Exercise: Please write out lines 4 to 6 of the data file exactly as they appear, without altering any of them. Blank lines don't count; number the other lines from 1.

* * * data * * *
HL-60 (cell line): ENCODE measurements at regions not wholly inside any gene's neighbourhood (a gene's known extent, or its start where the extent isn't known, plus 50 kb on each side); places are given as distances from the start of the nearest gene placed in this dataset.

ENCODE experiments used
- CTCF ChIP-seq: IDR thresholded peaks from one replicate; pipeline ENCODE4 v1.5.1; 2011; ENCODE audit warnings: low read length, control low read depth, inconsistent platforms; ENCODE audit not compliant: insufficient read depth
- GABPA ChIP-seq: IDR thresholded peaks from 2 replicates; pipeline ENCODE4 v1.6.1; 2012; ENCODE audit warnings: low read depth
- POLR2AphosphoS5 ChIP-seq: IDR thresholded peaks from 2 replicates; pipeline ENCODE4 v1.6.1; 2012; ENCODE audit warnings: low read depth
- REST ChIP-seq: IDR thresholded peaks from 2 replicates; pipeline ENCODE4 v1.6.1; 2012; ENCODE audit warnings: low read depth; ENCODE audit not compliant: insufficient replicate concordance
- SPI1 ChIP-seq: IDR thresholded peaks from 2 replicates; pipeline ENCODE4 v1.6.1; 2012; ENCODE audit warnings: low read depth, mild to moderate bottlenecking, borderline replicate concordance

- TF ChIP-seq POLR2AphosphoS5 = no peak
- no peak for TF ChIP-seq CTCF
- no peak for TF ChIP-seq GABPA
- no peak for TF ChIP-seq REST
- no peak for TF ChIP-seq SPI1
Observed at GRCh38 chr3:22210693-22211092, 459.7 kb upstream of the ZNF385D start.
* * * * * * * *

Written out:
- GABPA ChIP-seq: IDR thresholded peaks from 2 replicates; pipeline ENCODE4 v1.6.1; 2012; ENCODE audit warnings: low read depth
- POLR2AphosphoS5 ChIP-seq: IDR thresholded peaks from 2 replicates; pipeline ENCODE4 v1.6.1; 2012; ENCODE audit warnings: low read depth
- REST ChIP-seq: IDR thresholded peaks from 2 replicates; pipeline ENCODE4 v1.6.1; 2012; ENCODE audit warnings: low read depth; ENCODE audit not compliant: insufficient replicate concordance